Empirically, we exploit a natural experiment, the introduction of the ride sharing service Uber into cities in the State of California between 2009 and 2014, to investigate the effect. Leveraging this econometric setup offers us several advantages. First, to the extent that the entrance of Uber is staggered temporally and geographically, we execute a difference in difference estimation to establish the effect. Second, Uber offers multiple services in each of the treated areas with varying price points (note that these services also enter at varying times and orders). On one hand, UberBlack, a town car service, offers transportation with a significant markup over taxicabs (~20% – ~30% price premium). On the other, the UberX service is a personalized driving service which offers significant discounts over taxis (~20% – ~30% price reductions). To the degree that each of these services identifies a different mechanism being at play (availability v. availability and price point), we are able to cleanly identify the dominant mechanisms at play. We test these using hand collected data from the California Highway Patrol (CHP) safety and crash dataset and a custom webscraper which indicates when each service entered a geographic area in California.

Results indicate that while the entry of UberX strongly and negatively affects the number of motor vehicle homicides which occur in townships, limited evidence exists to support previous claims that this occurs with the Uber Black car service as well (indicating that prior claims about the efficacy of Uber may have been overstated (Badger 2014)). Further, results indicate that the time for such effects to manifest vary is significant (upwards of 9 – 15 months). These results are robust to a variety of estimations (e.g. OLS, Poisson, and Quasi-Maximum Likelihood count models) and operationalizations. Finally, findings suggest an absence of a heterogeneous pre-treatment homicide trend in treated locations, indicating that the primary assumptions of the difference in difference model are not violated (Angrist and Pischke 2008, Bertrand et al. 2002). Further, results suggest no effect of Uber when surge pricing is likely in effect, thereby underscoring the importance of cost considerations. Economically, results indicate that the entrance of Uber X results in a 3.6% – 5.6% decrease in the rate of motor vehicle homicides per quarter in the state of California. With more than 1000 deaths5 occurring in California due to alcohol related car crashes every year, this represents a substantial opportunity to improve public welfare and save lives.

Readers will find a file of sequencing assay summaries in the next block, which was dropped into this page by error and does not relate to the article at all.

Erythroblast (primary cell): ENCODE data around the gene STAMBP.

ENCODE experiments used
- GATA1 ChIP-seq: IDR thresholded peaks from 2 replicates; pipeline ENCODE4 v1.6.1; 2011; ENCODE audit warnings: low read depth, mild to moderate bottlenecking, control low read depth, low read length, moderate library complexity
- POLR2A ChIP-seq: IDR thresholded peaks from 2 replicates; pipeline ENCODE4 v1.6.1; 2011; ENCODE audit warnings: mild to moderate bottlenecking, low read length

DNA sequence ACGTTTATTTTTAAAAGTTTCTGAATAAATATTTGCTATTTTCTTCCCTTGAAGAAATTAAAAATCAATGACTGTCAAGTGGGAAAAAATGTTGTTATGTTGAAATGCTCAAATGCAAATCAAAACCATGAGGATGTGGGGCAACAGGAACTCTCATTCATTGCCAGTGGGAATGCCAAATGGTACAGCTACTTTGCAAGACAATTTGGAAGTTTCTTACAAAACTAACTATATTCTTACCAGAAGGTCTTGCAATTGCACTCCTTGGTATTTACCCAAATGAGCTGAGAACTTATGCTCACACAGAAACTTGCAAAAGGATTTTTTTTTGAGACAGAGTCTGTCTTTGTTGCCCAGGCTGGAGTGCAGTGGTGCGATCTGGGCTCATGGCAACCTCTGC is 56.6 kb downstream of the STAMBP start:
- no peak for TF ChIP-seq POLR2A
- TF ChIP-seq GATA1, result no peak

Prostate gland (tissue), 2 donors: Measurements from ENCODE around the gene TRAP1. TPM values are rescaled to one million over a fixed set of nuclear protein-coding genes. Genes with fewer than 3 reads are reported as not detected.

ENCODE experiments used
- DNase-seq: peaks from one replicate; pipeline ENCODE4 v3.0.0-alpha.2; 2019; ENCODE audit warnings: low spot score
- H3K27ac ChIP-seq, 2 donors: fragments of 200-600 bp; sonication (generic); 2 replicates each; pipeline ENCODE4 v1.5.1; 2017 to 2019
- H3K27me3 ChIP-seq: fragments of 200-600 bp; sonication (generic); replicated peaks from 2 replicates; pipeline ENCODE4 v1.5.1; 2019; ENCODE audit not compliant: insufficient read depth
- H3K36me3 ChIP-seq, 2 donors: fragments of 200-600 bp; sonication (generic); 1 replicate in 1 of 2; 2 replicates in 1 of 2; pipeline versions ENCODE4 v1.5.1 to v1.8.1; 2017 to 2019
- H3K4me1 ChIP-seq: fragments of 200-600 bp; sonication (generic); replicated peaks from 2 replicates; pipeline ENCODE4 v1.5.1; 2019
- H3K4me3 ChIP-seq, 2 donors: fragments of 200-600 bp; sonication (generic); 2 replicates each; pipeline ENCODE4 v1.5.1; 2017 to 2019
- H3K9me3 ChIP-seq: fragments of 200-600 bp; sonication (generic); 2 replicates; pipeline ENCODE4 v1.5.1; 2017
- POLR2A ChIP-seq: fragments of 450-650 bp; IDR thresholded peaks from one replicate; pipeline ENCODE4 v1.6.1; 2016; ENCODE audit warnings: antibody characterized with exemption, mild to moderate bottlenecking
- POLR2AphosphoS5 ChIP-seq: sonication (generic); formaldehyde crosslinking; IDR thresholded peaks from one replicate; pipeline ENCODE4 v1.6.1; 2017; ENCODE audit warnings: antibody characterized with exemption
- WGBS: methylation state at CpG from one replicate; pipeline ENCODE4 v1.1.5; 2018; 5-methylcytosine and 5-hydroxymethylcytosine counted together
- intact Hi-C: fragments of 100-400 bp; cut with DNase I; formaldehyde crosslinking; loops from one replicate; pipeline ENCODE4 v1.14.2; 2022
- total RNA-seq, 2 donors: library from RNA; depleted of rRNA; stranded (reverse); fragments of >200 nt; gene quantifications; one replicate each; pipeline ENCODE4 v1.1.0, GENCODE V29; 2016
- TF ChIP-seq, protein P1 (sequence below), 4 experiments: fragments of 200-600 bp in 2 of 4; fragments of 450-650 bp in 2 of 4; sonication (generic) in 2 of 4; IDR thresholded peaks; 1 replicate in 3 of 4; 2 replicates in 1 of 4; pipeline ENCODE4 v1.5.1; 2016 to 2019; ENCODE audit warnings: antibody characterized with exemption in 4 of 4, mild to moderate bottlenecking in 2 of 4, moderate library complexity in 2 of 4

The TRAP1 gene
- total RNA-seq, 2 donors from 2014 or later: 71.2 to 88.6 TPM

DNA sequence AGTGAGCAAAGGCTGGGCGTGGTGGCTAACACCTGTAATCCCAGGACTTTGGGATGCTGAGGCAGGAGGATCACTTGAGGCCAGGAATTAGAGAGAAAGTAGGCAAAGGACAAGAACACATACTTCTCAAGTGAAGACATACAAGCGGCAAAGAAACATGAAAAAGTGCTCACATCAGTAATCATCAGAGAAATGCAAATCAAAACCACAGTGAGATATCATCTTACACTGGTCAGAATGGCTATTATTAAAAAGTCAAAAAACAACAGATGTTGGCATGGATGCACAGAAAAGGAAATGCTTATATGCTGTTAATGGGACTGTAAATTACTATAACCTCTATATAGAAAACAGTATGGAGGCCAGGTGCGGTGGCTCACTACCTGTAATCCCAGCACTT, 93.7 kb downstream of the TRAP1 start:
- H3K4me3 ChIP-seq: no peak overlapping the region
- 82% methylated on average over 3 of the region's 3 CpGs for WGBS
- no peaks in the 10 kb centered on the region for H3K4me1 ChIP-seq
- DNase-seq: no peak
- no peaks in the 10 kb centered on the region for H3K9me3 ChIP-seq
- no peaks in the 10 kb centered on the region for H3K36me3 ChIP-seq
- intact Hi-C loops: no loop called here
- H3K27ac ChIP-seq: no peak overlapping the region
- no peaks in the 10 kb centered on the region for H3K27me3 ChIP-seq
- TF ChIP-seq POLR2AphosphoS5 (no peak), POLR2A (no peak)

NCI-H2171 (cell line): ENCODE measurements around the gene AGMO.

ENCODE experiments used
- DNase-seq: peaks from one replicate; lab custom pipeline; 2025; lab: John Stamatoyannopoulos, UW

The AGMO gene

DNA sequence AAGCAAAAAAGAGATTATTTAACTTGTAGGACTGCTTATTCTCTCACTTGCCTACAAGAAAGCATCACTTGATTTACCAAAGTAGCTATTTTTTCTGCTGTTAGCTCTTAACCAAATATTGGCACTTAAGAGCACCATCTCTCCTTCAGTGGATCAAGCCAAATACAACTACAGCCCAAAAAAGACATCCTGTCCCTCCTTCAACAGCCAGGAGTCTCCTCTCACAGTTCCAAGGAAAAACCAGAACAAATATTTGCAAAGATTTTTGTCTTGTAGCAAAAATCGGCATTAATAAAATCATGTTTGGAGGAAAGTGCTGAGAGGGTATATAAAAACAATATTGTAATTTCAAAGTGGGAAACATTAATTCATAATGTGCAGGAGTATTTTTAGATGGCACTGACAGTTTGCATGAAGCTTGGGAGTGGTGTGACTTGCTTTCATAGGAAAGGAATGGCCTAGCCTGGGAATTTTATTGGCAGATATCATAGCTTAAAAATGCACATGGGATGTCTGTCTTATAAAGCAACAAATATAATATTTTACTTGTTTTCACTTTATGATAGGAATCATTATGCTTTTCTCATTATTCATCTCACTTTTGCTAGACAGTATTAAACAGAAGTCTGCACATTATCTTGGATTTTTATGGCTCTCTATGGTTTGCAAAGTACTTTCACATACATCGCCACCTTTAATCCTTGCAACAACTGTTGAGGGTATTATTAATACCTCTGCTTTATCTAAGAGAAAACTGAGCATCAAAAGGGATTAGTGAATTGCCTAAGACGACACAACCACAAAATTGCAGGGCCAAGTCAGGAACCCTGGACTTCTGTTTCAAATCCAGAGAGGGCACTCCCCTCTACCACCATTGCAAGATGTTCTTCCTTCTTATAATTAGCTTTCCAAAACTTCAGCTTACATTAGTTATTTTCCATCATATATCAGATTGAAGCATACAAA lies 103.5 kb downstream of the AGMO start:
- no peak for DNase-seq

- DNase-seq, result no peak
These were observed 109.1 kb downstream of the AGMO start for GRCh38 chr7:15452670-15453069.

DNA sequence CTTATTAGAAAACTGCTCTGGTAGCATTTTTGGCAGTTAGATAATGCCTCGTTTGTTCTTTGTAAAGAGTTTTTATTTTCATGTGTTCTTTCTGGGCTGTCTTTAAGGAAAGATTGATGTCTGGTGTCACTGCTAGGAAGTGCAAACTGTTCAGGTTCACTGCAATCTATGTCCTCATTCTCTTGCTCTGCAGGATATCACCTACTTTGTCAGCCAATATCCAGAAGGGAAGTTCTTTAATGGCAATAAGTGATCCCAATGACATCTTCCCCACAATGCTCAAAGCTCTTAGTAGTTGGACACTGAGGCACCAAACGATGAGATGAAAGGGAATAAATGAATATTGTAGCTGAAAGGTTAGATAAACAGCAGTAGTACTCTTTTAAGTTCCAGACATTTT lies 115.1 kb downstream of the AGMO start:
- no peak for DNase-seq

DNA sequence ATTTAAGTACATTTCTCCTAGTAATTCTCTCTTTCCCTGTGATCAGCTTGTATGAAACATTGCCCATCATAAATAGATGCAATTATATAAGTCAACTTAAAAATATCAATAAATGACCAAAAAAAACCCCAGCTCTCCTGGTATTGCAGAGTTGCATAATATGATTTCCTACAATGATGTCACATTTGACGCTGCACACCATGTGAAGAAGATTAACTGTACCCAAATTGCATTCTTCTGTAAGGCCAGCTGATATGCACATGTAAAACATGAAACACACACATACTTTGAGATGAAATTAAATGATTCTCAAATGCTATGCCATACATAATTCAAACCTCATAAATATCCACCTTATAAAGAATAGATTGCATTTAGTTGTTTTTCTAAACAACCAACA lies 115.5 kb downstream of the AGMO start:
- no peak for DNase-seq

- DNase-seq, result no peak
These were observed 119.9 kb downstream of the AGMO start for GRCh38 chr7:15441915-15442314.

Emphasis mine, as that’s the key point. The paper overall is fairly technical and written for an academic audience, but you get the idea. We’ve discussed this issue before, and now that there appears to be some solid evidence behind the idea that Uber (and presumably Lyft) can help reduce the vehicular homicide rate in a city where those services are legal, it’s a factor that needs to be taken into account when they are debated. Sure, the people who are now using Uber to get themselves home after a night on the town could have called a cab in the past, but they didn’t. Uber is the option they prefer, and it comes with a benefit. Of course, Uber also comes with its own problems that haven’t been fixed yet, too, so this isn’t a debate ender. It’s just another point to keep in mind. Link via Streetsblog.

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2 Comments

  1. Bill Daniels says:

    This is just pure speculation, but I would guess that most people who have the wherewithal to call Uber, or a taxi, are recreational drinkers, who may be slightly over .08 and don’t want to run afoul of our draconian DWI laws. People who are plastered, however, probably aren’t thinking as clearly, so unless they have someone (a friend, bartender, bouncer, etc.) call a cab or Uber for them, they probably won’t avail themselves of a safe ride home.

    Most of the horrific wrecks (like going the wrong way on the freeway) caused by drunks are caused by those who are hammered, not by those who had a couple of drinks to many at dinner.

  2. Bill Daniels says:

    *too